Risers, Easter morning undone,
Each gone to find one seat again.


I heard their hooves on the street where my parents live.
I heard it inside a corner of my dream and before
I even knew I was awake and climbing off the
Futon mattress and squinting night eyes through the
Blinds. And the parade of does and their
Fawn proceeded up the street as if they were
On a way to who knows maybe Lincoln Road then
Down the hill for an early start gambling
On the riverboat. I was their only
Company, me and the neighbor’s misdirected
Motion-sensing garage light that shouldn’t
Switch on just for passing traffic.

I’d been here before. Not with misplaced
Deer on my parents’ doorstep, but hearing
Footsteps on a road. Early enough before
Black cabs got to running over speed humps,
I heard metal on stone coming on and
Stumbled in the grey to spy the pair of
Equestrians chatting easily as they
Cantered down the London road at
5:30 a.m. It was summer: it must be summer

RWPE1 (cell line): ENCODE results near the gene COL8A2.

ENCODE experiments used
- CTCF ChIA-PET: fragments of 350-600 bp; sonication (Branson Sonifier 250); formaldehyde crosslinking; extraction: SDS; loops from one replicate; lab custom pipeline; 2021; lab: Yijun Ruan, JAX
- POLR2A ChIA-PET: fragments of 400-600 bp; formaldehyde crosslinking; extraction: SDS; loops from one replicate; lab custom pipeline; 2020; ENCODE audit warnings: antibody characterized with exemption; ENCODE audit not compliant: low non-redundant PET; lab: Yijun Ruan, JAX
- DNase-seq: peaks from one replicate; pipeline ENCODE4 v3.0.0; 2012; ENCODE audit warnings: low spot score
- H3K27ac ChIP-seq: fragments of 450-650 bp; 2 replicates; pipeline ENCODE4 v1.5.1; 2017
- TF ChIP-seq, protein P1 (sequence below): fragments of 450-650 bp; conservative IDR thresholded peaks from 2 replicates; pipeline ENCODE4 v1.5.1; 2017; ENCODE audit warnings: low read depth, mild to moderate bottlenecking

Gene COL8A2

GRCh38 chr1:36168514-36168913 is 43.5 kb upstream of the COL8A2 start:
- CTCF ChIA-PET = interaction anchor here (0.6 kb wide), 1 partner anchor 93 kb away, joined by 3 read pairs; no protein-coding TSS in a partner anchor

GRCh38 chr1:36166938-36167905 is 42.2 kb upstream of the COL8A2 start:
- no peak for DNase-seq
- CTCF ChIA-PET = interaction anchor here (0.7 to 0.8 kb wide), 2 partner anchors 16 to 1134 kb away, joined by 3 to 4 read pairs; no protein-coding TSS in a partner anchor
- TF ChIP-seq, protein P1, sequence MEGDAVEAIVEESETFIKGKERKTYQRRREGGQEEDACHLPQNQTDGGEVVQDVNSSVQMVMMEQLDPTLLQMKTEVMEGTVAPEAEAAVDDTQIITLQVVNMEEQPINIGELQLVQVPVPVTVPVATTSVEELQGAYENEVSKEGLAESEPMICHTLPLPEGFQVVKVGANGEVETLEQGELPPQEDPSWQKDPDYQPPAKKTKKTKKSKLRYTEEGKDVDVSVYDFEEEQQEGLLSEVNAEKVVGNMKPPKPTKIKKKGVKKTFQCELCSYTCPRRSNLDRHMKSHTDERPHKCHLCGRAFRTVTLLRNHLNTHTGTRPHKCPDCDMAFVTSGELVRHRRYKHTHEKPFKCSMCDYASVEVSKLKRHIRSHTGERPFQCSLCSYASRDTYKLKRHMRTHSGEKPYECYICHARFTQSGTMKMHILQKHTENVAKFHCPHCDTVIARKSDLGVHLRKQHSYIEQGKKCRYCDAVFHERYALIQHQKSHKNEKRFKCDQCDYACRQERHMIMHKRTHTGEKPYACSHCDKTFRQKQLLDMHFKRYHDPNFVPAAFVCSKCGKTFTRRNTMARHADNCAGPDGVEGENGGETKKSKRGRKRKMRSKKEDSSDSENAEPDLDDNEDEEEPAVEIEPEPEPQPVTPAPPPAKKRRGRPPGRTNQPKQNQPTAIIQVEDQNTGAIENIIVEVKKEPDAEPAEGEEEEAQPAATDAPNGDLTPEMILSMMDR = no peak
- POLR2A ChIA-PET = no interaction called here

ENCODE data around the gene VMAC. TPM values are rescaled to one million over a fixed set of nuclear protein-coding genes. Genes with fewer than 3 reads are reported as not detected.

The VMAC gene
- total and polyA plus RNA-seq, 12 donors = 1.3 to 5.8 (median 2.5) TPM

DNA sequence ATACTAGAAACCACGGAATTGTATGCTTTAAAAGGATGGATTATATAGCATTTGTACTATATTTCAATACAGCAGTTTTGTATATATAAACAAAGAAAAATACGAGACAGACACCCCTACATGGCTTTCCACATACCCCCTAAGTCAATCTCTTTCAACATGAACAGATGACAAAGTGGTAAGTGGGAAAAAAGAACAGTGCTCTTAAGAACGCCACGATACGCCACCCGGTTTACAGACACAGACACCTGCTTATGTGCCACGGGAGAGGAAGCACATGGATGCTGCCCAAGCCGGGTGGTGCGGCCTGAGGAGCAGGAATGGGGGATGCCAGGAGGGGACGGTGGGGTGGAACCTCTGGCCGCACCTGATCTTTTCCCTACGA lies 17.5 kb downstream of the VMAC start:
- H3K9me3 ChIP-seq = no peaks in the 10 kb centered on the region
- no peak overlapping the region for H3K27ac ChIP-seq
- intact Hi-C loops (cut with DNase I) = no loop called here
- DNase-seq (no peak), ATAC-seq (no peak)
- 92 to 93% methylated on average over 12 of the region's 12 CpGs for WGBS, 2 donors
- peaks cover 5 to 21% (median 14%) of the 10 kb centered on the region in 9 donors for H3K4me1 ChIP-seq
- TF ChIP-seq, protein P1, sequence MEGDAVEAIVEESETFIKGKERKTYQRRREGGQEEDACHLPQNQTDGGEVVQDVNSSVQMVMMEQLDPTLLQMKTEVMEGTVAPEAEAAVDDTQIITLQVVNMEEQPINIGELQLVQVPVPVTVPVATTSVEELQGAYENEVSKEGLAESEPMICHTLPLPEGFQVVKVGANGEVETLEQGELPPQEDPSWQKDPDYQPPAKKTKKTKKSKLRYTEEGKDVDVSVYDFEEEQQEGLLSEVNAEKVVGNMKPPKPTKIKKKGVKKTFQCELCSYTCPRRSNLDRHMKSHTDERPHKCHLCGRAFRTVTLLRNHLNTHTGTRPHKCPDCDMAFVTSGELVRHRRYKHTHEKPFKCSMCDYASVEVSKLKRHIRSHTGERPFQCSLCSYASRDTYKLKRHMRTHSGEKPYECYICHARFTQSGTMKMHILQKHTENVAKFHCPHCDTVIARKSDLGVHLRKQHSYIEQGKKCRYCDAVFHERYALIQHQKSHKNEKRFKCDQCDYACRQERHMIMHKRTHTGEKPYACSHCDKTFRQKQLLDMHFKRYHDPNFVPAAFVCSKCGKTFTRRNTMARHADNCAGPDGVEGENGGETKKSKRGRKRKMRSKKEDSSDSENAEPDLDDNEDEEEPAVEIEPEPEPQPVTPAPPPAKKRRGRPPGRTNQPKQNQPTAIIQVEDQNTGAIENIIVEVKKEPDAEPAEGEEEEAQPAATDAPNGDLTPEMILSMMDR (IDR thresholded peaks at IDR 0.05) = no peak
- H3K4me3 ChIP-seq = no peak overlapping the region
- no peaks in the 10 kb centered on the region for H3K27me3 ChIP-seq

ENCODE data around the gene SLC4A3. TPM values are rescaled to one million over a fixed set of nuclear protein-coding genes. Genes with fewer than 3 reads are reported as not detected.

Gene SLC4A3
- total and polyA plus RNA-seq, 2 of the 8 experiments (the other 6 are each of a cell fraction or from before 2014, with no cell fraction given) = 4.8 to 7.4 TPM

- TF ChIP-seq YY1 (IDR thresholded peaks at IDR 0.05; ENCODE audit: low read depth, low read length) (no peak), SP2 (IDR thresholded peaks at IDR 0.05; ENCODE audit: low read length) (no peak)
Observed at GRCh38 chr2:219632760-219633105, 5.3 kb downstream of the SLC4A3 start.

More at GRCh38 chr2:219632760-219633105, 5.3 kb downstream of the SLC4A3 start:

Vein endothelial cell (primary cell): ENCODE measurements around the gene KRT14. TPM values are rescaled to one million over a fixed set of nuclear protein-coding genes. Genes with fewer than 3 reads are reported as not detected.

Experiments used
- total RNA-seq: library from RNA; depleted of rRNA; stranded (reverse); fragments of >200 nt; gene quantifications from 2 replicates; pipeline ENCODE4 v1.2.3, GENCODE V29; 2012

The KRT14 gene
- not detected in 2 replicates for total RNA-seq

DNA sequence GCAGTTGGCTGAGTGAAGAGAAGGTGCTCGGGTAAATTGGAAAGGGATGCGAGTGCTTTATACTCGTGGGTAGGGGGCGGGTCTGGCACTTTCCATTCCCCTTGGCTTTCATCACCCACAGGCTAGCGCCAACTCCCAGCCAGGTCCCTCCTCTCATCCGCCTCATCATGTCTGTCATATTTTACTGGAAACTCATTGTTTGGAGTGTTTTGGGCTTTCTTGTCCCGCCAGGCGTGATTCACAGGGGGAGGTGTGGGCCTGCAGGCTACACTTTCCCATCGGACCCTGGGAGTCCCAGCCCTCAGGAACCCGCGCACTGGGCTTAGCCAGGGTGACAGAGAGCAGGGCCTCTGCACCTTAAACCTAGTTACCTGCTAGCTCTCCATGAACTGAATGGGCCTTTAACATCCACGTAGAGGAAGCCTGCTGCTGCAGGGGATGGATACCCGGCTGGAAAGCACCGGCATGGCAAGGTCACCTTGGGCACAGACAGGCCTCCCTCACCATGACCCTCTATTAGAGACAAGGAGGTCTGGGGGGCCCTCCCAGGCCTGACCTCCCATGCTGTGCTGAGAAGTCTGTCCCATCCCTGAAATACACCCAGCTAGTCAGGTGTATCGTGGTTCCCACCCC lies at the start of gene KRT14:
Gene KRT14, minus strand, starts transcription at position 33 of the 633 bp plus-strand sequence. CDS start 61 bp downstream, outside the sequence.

Because no snow in any direction
Muffled their hooves, and the weight of
The dreams in both cases made me
Unsure of what I’d seen. Made me
Pack the animals and their passing
By into memory recall carefully for
Reuse.

Now I stand on any partially lit
Street differently, in a doorway
Eyeballing any Toyota go by or
Pale neighbor pass and feel an
Anxious sweetening in the way I want to see:
Hooves on cobbles, night feet on
Pavement, and us all animal shadows like questions
Come along;
Deer or love, from
A place I can’t explain and
Heading
Where I do not know.


mine

The boy kept grabbing, kept putting his
Hands all over me and saying — one way or
Another: “mine,” and I didn’t have the
Words at first, nor then the steel, then
The will to stop him. I let it all
Roll downhill, the both of us
Tumbling over the earth and
Each other and he still grasping at
Whatever he could with I unable to
See the sense in it. And we skidded
Like Buttercup and Wesley
Over course dry grass into the
Last fold of the hillside, and that
Was the end of it all, the end of
Moving in any direction, of needing
Anything but to
Lie on our bruises, and
Gaze at clouds made
Whole by the wind until our
Breaths returned and I noticed the
Feel of his fingertips just barely
Against my own and I could then